Frequently Asked Questions About Graduate Student Unionization
As national conversations take place about graduate student unionization, we encourage members of our community to educate themselves on the issue by seeking out, examining, and balancing information and perspectives, particularly as decisions to unionize affect both current and future generations of graduate students.
To help facilitate the discussion, on this web page you will find general information and answers to some commonly asked questions about bargaining units, the election process, collective bargaining, and more. Information is organized by category, so if you do not wish to scroll through the page, simply click on a topic below.
Note: There is no graduate student union election scheduled at Emory University. Emory has not received notice that any union has asked the National Labor Relations Board to conduct such an election.
- Private and public university unions
- About bargaining units
- Union dues
- Authorization cards
- Representation petition
- Election process
- If a union is established
- Collective bargaining
Many public/state universities have unions. Would Emory’s experience mirror theirs?
Not likely. Graduate students serve different roles at private universities than they do at public universities. At public universities, teaching opportunities and compensation are often tied directly to the cost of educating undergraduates. At Emory, students engage in teaching and research as part of their required educational experiences and at different points in their graduate studies. Funding packages for graduate students are not tied to teaching and research, which are considered a part of student graduate education and professional development. Thus, stipend support for Laney doctoral students remains constant irrespective of where the student is in fulfilling teaching and research requirements.
As it relates to the law, there is a fundamental difference. State universities are subject to state labor laws, whereas Emory, as a private university, is subject to federal labor laws and the National Labor Relations Act. Many states have provisions in their labor laws that exclude academic decisions from the collective bargaining process. Thus, there are protections in the applicable state laws that prevent unions from becoming involved in academic matters at public universities. Likewise, many state laws (unlike federal law) prohibit strikes among public employees, graduate students included, and contain provisions for mandatory arbitration. Federal labor law has not been tailored to address the needs of higher education, so these protections are not currently included in federal law. A graduate student union at Emory risks blurring the lines between academic and other decisions, and disagreements could lead to a strike or a lockout.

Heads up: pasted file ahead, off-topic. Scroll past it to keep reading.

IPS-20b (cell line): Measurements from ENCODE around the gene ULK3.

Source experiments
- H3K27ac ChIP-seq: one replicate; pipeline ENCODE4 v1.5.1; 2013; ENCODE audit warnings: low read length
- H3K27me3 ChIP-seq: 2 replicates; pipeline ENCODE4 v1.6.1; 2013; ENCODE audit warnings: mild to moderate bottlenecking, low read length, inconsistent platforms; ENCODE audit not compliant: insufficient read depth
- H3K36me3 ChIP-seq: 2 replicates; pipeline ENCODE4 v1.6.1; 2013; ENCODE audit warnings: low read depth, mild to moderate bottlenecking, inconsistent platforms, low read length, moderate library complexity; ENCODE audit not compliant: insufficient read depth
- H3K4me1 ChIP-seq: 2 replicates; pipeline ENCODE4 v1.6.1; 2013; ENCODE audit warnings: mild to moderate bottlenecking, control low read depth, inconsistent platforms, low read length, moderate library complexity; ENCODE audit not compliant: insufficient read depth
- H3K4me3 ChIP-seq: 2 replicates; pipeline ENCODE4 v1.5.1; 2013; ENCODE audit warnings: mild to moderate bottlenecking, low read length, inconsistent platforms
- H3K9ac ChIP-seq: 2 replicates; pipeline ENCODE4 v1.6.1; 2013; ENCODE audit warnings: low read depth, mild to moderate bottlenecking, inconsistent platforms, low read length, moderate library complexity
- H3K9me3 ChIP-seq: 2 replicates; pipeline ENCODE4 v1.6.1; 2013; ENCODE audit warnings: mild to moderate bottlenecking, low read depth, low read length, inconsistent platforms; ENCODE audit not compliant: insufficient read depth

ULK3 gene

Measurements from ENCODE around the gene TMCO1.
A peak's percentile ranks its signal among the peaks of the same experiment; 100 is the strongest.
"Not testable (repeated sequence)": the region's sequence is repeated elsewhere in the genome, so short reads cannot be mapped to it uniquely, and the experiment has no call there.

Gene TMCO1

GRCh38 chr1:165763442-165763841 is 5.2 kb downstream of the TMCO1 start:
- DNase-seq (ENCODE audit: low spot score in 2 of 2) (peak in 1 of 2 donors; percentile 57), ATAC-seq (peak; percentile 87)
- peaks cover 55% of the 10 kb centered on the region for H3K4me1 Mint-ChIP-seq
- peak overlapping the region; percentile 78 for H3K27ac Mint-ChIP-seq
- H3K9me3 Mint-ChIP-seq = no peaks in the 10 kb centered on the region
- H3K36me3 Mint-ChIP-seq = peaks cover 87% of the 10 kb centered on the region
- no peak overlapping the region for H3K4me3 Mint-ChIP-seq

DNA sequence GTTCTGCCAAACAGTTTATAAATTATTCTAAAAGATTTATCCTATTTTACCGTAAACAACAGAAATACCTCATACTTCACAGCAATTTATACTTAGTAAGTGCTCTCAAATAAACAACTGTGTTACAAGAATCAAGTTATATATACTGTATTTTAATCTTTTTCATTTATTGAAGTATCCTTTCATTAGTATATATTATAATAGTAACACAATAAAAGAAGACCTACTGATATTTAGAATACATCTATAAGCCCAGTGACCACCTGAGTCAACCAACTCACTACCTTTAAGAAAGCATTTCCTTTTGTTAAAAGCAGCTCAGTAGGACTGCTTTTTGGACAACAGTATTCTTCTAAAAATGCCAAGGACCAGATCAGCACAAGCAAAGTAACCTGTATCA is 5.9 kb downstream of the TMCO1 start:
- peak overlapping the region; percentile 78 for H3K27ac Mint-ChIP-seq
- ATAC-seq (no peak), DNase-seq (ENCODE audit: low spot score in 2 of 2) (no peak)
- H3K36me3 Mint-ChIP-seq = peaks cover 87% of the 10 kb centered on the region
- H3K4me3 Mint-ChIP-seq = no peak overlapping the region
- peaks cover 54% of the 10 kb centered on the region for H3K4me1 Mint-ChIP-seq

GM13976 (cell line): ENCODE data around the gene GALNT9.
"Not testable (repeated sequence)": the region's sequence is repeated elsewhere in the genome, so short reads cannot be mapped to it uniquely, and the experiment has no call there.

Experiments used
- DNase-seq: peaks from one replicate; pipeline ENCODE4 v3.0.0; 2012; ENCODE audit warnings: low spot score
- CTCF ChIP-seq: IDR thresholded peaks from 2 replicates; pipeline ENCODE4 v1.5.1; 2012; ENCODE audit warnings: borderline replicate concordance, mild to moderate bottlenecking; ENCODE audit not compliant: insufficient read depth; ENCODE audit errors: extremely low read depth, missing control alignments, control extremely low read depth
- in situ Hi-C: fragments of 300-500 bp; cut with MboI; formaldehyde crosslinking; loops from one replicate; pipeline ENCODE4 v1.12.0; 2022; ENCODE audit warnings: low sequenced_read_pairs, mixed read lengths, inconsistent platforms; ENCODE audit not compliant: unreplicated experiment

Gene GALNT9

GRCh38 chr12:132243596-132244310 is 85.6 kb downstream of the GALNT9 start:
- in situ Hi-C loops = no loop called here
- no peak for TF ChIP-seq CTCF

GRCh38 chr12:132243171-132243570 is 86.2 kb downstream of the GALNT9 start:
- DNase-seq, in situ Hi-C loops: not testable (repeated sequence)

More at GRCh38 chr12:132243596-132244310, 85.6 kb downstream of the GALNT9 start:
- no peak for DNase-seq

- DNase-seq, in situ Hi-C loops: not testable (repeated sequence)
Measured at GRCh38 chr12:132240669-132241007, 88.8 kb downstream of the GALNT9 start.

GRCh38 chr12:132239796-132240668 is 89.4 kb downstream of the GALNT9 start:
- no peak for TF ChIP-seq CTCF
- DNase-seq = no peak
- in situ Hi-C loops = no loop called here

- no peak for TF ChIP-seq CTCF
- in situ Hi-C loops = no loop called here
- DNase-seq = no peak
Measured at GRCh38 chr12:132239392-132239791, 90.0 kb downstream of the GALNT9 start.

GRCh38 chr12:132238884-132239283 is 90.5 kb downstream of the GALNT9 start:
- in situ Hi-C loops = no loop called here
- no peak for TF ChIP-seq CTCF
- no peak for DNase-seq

What is a bargaining unit?
A “bargaining unit” is a group of employees who have common terms and conditions of employment that the union seeks to organize as one group. A union negotiates on behalf of the bargaining unit to establish collective terms and conditions of employment, such as salary and benefits. Bargaining units can be small, representing a sub-section or smaller group of employees, or they can be large.
Once a bargaining unit is defined, can it change?
Yes, but this doesn't occur frequently. If the union and the employer agree to change the bargaining unit, then it can be changed. The bargaining unit can also change if either the union or the employer files a “unit clarification petition,” which is a formal request that the National Labor Relations Board (NLRB) revise the parameters of the certified bargaining unit. Unless otherwise agreed to by the parties, the union initially proposes a bargaining unit when it files an election petition with the NLRB, and the NLRB ultimately decides the appropriate bargaining unit, which is important in determining who is eligible to vote.
What are union dues and how are they calculated?
Unions are businesses. Their only source of revenue is collecting dues from members. For unions, this comes in the form of membership dues and initiation fees. Each union establishes its own dues formula. From what we have gathered, SEIU dues appear to be stated as a percentage of income with figures running from 1.5% to 2.5% of income/stipend.
Are members of the bargaining unit required to pay dues to the union?
Georgia has a “right-to-work” law, which means employees represented by a union cannot be forced to join a union or pay union dues as a condition of continued employment. Represented employees who do not join the union or pay dues are, however, still exclusively represented by the union. They cannot deal directly with Emory or the Laney Graduate School about matters related to the bargaining agreement, and they are bound by the terms contained in any collective bargaining agreement.